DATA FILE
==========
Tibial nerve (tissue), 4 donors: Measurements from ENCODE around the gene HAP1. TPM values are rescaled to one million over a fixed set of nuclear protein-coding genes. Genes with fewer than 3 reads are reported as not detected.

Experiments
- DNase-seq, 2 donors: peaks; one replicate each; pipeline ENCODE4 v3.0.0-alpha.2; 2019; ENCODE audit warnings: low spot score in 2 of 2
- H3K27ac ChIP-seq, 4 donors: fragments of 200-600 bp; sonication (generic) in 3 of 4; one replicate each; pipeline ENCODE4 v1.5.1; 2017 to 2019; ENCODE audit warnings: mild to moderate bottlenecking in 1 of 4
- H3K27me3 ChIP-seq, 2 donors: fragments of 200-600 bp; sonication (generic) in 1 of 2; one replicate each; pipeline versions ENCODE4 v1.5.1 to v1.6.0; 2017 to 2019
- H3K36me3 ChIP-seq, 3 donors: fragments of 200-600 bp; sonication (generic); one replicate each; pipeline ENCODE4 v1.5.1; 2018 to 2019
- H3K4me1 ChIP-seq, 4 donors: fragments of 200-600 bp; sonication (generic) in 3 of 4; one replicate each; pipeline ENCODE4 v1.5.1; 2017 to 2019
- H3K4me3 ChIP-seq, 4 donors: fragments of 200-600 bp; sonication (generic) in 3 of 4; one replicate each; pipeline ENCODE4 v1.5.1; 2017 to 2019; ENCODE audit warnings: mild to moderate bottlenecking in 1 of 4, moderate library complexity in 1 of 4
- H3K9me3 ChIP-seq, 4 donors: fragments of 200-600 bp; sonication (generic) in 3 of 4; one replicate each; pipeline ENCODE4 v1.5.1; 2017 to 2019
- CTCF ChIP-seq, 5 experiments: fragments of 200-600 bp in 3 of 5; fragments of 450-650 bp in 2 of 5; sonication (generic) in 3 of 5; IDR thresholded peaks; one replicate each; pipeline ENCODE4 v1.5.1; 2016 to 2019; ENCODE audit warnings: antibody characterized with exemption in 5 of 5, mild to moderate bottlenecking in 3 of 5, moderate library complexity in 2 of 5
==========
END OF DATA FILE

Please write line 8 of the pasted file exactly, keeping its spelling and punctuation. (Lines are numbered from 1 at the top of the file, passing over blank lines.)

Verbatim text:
- H3K4me3 ChIP-seq, 4 donors: fragments of 200-600 bp; sonication (generic) in 3 of 4; one replicate each; pipeline ENCODE4 v1.5.1; 2017 to 2019; ENCODE audit warnings: mild to moderate bottlenecking in 1 of 4, moderate library complexity in 1 of 4